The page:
Opioid Addiction Treatment with Medicine Works Best—Why Don’t More Young People Get It?
First there was the bottle of opioid cough medicine he chugged when he was 13 or 14. Then the pills prescribed to his father for chronic pain. A few here and there weren’t missed. Soon he was buying his own, but that got expensive for a middle-class boy from outside of Harrisburg. So he found a high that was both cheaper and stronger.
“By the time I was 17, 18,” Nelson Abbott said, “I graduated to heroin.”
He tried to stop many times, both by going cold-turkey and tapering off the drugs, but he hated the withdrawal pains and he wasn’t really ready to quit. Therapy didn’t work out, either. But then his best friend overdosed and died. When Abbott’s parents checked him into the Caron Treatment Center in Berks County, he didn’t fight.
But he was surprised. At Caron, he was started on monthly shots of naltrexone, a drug for people dependent on opioids or alcohol that cuts cravings, while also blocking how these substances affect the brain. With this extra help, Abbott found he could focus on his recovery.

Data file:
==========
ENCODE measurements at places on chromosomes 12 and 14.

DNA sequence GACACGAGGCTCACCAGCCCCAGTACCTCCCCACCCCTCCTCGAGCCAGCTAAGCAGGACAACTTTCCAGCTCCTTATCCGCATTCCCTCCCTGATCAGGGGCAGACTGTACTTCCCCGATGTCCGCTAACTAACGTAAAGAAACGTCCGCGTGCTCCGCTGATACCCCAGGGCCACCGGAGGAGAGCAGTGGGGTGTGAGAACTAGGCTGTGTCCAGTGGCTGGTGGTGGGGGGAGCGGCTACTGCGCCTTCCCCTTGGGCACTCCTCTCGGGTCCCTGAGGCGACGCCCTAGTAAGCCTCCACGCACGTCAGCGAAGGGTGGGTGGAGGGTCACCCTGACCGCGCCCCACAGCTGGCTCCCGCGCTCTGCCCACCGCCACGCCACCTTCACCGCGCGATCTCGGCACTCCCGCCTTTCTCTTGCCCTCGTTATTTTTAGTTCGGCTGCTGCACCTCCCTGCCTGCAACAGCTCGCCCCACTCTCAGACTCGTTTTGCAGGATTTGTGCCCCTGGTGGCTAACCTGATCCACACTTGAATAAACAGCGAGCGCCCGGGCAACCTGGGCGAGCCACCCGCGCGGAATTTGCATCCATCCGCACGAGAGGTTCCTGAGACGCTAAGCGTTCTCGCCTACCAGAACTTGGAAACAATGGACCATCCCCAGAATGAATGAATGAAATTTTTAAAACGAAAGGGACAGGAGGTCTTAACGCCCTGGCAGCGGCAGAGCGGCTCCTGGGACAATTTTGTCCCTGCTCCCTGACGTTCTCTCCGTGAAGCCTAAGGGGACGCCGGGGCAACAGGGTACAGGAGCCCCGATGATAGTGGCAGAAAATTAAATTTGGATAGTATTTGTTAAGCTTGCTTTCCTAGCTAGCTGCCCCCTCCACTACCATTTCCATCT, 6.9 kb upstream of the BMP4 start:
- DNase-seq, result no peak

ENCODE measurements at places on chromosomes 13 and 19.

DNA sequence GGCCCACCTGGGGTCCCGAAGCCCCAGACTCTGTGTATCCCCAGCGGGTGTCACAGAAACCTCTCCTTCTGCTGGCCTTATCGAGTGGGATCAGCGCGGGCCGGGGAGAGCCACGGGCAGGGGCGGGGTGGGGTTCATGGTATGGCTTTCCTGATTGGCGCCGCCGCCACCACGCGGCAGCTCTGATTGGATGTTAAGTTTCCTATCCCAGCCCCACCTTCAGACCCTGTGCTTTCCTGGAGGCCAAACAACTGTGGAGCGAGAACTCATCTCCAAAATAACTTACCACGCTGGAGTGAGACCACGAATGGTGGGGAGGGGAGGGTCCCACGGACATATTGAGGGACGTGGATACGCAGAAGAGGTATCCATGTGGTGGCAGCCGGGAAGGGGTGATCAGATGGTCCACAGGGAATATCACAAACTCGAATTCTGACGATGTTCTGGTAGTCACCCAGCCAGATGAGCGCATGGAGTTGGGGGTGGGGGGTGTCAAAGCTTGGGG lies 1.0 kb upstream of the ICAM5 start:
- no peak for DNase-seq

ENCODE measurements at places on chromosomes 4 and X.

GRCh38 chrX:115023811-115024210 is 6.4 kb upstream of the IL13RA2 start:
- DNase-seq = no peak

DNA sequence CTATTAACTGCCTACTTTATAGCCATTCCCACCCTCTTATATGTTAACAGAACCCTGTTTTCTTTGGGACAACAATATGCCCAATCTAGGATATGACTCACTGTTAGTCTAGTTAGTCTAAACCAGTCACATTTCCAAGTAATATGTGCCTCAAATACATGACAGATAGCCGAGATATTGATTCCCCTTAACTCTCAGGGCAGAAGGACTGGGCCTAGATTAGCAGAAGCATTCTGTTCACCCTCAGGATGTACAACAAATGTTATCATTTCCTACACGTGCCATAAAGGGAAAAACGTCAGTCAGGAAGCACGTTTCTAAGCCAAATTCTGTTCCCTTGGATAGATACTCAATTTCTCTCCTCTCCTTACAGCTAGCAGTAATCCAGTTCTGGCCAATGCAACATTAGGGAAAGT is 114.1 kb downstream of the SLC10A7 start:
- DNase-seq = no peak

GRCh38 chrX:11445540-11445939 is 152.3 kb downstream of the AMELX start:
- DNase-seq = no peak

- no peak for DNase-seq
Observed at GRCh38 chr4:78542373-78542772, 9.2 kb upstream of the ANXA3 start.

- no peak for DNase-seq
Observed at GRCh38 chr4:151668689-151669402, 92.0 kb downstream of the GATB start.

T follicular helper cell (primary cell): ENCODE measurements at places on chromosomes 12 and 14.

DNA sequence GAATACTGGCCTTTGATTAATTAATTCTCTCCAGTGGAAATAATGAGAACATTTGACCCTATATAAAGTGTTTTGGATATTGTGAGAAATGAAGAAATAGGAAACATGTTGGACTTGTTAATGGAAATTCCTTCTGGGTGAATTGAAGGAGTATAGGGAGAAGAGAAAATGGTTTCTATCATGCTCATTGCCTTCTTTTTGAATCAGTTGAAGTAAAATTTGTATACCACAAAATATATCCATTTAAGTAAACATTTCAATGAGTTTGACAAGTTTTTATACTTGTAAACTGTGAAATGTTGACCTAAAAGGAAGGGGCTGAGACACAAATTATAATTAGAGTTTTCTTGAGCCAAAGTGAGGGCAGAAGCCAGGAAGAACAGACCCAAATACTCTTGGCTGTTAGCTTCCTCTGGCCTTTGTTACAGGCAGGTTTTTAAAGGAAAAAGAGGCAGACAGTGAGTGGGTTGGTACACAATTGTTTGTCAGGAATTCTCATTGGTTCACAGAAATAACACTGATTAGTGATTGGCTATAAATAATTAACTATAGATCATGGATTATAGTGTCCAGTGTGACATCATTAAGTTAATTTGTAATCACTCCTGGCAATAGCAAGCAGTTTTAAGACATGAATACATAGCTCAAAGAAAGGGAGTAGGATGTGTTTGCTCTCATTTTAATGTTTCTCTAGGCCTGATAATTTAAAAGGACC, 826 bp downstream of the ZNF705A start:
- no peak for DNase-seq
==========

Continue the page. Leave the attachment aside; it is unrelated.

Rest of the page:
“I wasn’t sitting there thinking about getting high all the time,” said Abbott, now 23. “I was able to clear my brain and do some work.”
Medication-assisted treatment (MAT) includes medicine such as naltrexone or methadone as an adjunct to therapy, which might include counseling and 12-step programs. It is not a new concept by any means. It’s been around long enough to be shown in numerous studies to be a far more reliable route to recovery than therapy or medication alone. But with fatal opioid overdoses hitting historic levels, MAT is getting more attention – even for teens and young adults.
For people age 24 and under, opioid overdoses increased more than 540 percent from 1999 to 2016, according to data from the U.S. Centers for Disease Control and Prevention. Overall, opioid use disorder in this age group, especially those age 18 to 24, has skyrocketed.
Yet for a variety of reasons, MAT is not reaching many of the young people who might benefit from it.
‘I was going to die’
Some people don’t think you’re really in recovery if you’re taking a drug.
“I wanted to get sober more than anything in the world, but I just could not get my feet back underneath me,” said Gettel, who lives outside Reading.